Note: This page gives you an idea of your need-based aid "Bookends", meaning the expected maximum and minimum amounts of your need-based aid. If you would like to learn more about merit-based aid, read up on the twin topics of "College Affordability for Upper Income Families & Merit-Based Aid" on my Et Cetera page.
This is a new page in this site, and it guides you through Net Price Calculator programs for one of the most generous and two of the least generous colleges I analyze every year. The result will be your financial aid "Bookends", schools that reflect the most and the least need-based aid - and the lowest and the highest net cost - your family can expect. You've already seen my seven page Compilations on my Results page, where the most generous colleges are on Page 1 and the least generous ones are on Page 7. On this page we use as examples one consistently Page 1 school and two consistently Page 7 schools. I chose these colleges for three reasons. First, they demonstrate the huge variance in the need-based aid available to most American families at American colleges. Second, all three of these schools offer typical students need-based aid only. And third, their NPC's are three of the easiest to use that I have found. This page will have obvious value for families with kids in high school, but it can be a terrific planning tool for parents with younger kids as well. Those parents are probably pretty flipped out about the future cost of college for their kids, and they are probably wondering just how much they really need to save. Using this page will confirm for them that the really generous American colleges are definitely not as interested in their money as they are in their kids. So, their first focus should be on helping their kids become more interesting and effective students and citizens, rather than just building a financial war chest. Those parents can also use this page to see how much increasing their college savings today will affect the financial aid their kids should expect to actually receive later. On this page I will explain every step in the NPC process for the three schools, and you will input your family's own financial data into each of NPCs to see what the costs and financial aid would be like for your family at those schools next year. I expect the result to be the "Bookends" of your net college costs and aid, how good it can be versus how bad it can be. But I have two other motives: I want you to see just how easy it is to do NPC's, and I want you to use the built in EFC estimator at one of the two state schools to give you an accurate estimate of your Estimated Family Contribution right now, before you have to fill out the FAFSA. One of my Bookends, the one which traditionally has superb aid, is Harvard, a privately-funded college where costs and aid will be about the same for all families nationwide. But my other Bookend, with aid that has tended to be at the other extreme, is actually two publicly-funded schools, the University of California at Berkeley and the University of Washington at Seattle. You will choose one or the other of these schools depending on your state of residence. Those who aren't California residents will complete the NPC for Berkeley, and those who are California residents will complete the NPC for the University of Washington. The reason is that both Berkeley and the U-Dub have reasonably generous aid for in-state students, but their aid for out-of-state students is at the other extreme. I've prepared two forms in Word for your convenience, and you will be filling in the blanks on one or the other of them depending on your state of residence. These forms - and all the forms used in Comparisons and data Compilations in this site - use our standard Apples-to-Apples format where the names of the schools are on the left, the bottomline amounts for Moms and Dads are on the right, and standard amounts are used for standard costs.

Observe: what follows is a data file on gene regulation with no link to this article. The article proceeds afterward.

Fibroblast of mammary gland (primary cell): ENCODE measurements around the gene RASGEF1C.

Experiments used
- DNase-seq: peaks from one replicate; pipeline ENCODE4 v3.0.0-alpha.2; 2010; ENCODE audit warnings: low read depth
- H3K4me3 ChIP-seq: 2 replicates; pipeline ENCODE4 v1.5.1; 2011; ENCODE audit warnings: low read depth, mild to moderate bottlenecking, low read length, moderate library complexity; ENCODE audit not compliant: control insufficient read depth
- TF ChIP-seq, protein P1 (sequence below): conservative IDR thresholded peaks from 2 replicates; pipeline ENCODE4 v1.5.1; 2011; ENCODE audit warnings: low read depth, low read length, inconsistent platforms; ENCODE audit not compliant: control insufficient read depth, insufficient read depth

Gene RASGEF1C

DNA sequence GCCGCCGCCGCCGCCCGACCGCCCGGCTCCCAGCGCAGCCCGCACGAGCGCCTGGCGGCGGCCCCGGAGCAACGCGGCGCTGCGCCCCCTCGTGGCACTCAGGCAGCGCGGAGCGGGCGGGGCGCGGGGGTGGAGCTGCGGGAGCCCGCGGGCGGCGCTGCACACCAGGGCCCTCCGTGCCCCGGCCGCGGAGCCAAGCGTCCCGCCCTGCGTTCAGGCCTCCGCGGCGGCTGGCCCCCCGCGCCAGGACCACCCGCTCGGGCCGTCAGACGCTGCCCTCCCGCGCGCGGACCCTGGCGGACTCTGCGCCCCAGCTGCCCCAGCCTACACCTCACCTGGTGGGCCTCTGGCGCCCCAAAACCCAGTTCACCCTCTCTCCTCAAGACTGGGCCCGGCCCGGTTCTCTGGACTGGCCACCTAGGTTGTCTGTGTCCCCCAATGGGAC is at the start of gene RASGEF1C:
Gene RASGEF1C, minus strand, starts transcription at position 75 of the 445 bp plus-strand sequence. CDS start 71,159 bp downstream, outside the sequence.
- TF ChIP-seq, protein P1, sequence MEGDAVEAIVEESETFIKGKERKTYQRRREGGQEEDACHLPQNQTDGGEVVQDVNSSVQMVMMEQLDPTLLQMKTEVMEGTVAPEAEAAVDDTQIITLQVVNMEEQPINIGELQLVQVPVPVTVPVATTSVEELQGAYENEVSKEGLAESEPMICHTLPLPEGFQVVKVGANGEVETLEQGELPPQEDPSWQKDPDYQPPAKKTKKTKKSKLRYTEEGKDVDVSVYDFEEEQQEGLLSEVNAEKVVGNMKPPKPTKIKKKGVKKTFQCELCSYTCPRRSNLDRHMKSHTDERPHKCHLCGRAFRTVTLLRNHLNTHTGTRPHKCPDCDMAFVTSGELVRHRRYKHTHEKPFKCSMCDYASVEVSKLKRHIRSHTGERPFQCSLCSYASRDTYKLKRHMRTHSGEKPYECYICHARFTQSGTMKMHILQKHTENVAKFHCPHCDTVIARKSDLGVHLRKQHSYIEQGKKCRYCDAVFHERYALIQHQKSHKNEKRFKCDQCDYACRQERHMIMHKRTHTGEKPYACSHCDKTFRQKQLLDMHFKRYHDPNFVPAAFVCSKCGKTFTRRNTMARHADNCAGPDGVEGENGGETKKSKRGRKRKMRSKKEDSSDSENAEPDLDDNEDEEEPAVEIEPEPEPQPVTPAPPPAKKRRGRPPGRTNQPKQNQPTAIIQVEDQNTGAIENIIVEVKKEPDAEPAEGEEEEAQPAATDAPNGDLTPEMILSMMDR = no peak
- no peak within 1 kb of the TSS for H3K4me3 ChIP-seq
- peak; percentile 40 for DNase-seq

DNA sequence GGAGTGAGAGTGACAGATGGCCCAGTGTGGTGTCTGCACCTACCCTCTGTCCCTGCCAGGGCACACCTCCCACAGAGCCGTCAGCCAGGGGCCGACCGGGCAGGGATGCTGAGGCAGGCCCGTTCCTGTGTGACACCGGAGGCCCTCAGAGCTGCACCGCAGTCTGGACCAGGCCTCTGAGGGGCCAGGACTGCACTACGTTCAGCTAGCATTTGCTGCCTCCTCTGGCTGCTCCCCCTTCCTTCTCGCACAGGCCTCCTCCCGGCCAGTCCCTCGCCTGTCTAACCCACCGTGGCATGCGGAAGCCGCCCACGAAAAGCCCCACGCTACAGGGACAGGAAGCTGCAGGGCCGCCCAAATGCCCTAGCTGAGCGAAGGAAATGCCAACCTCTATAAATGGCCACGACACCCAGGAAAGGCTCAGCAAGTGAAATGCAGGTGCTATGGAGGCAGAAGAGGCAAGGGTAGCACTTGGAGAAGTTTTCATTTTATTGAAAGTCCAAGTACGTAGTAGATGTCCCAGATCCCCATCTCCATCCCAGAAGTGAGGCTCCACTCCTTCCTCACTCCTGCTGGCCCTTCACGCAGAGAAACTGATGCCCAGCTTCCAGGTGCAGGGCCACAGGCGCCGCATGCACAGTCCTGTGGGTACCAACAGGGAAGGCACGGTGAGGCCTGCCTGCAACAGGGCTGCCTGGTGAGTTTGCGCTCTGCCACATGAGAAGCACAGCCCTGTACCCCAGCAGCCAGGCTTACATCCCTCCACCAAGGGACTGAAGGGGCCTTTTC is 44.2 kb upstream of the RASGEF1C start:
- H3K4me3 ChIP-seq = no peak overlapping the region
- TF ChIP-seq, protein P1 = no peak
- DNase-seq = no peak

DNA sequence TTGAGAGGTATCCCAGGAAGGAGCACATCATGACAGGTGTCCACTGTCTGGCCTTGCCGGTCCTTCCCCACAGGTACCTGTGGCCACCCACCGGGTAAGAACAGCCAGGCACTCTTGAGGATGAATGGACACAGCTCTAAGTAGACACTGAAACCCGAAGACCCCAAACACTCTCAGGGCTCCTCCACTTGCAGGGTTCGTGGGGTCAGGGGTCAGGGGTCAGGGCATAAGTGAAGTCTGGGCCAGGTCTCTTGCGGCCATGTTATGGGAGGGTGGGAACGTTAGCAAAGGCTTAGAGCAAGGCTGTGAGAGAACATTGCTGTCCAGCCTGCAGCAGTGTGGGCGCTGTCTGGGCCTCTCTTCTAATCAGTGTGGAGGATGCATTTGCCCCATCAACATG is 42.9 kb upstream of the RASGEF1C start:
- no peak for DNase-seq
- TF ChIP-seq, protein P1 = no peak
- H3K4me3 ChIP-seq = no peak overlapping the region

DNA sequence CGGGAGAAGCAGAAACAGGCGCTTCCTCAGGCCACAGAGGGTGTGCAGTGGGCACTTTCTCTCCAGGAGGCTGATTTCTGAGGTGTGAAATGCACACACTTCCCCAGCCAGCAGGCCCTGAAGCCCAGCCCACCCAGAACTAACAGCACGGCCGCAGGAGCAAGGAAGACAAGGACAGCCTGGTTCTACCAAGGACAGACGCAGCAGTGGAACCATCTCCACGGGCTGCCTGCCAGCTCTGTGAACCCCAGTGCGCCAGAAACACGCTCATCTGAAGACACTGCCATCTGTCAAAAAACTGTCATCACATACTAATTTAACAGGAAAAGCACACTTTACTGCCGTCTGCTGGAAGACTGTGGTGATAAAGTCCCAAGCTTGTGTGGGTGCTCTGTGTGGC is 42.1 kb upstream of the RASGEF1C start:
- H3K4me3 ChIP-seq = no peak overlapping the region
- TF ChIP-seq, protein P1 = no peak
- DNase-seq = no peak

I. BOOKENDS FOR MY MIDDLE-INCOME SAMPLE FAMILY But let's start by taking a look at the 2018/2019 Bookends for my middle income sample family. We'll begin with the 49-state version, the one showing cost and aid data for non-California families, where the best expected aid is at Harvard and the worst is at Berkeley.
First, you'll see that the Remaining Balance for Harvard, the amount for Moms and Dads to pay or for students and parents to borrow, is a negative number. Negative Remaining Balances only occur when especially generous colleges have lower expectations of Student Work than the standard used in this site, and negative Remaining Balances are not refunded to students or their parents. And, if you take a look at the Compilations on my Results page, and if you track the lowest Remaining Balances for both income groups for the five previous years on my Archives page, you'll see that Harvard isn't alone in expecting no parental payments at all from middle and lower income families. Next, you'll see that the difference in the Remaining Balance amounts between Harvard and Berkeley is huge, $64,474 per year. Since the Expected Family Contribution for my middle income sample family for 2017/2018 was $4,331 and since we assume that any amount of Remaining Balance above the EFC must be borrowed, the difference in the amount of expected loans between the two schools is equally stark. No loans at all were expected per year at Harvard; but $58,173 in loans per year were expected at Berkeley, which works out $232,692 in loans over four years, a new record for this website. Now, let's shift to our "2017/2018 California Bookends" for my middle income sample family, this time assuming a resident family from California. Here we will Bookend the costs and aid at Harvard with the costs and aid for non-resident students at the University of Washington.